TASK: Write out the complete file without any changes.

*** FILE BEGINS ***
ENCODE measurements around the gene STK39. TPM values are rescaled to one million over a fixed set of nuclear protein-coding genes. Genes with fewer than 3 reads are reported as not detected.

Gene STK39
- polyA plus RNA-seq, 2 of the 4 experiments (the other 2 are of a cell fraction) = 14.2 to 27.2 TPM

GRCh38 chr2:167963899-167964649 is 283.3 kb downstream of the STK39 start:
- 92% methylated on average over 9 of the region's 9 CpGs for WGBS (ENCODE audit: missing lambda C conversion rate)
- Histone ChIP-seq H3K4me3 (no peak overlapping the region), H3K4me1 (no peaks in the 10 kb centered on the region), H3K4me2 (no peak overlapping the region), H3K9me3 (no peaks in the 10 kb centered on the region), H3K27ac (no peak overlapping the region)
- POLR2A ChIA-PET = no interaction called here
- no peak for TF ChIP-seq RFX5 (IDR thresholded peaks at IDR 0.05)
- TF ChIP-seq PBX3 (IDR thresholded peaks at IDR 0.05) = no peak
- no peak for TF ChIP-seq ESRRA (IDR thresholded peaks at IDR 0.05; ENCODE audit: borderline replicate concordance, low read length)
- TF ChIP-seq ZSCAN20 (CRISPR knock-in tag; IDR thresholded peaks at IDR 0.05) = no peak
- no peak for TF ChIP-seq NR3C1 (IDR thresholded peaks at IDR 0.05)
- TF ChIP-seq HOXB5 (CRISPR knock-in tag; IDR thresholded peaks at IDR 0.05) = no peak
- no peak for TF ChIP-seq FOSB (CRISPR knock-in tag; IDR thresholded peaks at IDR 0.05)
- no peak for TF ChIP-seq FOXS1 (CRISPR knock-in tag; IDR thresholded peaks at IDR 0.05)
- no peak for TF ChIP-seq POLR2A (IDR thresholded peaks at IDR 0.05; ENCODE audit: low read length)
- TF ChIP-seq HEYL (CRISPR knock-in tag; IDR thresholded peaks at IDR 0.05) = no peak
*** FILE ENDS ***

ENCODE measurements around the gene STK39. TPM values are rescaled to one million over a fixed set of nuclear protein-coding genes. Genes with fewer than 3 reads are reported as not detected.

Gene STK39
- polyA plus RNA-seq, 2 of the 4 experiments (the other 2 are of a cell fraction) = 14.2 to 27.2 TPM

GRCh38 chr2:167963899-167964649 is 283.3 kb downstream of the STK39 start:
- 92% methylated on average over 9 of the region's 9 CpGs for WGBS (ENCODE audit: missing lambda C conversion rate)
- Histone ChIP-seq H3K4me3 (no peak overlapping the region), H3K4me1 (no peaks in the 10 kb centered on the region), H3K4me2 (no peak overlapping the region), H3K9me3 (no peaks in the 10 kb centered on the region), H3K27ac (no peak overlapping the region)
- POLR2A ChIA-PET = no interaction called here
- no peak for TF ChIP-seq RFX5 (IDR thresholded peaks at IDR 0.05)
- TF ChIP-seq PBX3 (IDR thresholded peaks at IDR 0.05) = no peak
- no peak for TF ChIP-seq ESRRA (IDR thresholded peaks at IDR 0.05; ENCODE audit: borderline replicate concordance, low read length)
- TF ChIP-seq ZSCAN20 (CRISPR knock-in tag; IDR thresholded peaks at IDR 0.05) = no peak
- no peak for TF ChIP-seq NR3C1 (IDR thresholded peaks at IDR 0.05)
- TF ChIP-seq HOXB5 (CRISPR knock-in tag; IDR thresholded peaks at IDR 0.05) = no peak
- no peak for TF ChIP-seq FOSB (CRISPR knock-in tag; IDR thresholded peaks at IDR 0.05)
- no peak for TF ChIP-seq FOXS1 (CRISPR knock-in tag; IDR thresholded peaks at IDR 0.05)
- no peak for TF ChIP-seq POLR2A (IDR thresholded peaks at IDR 0.05; ENCODE audit: low read length)
- TF ChIP-seq HEYL (CRISPR knock-in tag; IDR thresholded peaks at IDR 0.05) = no peak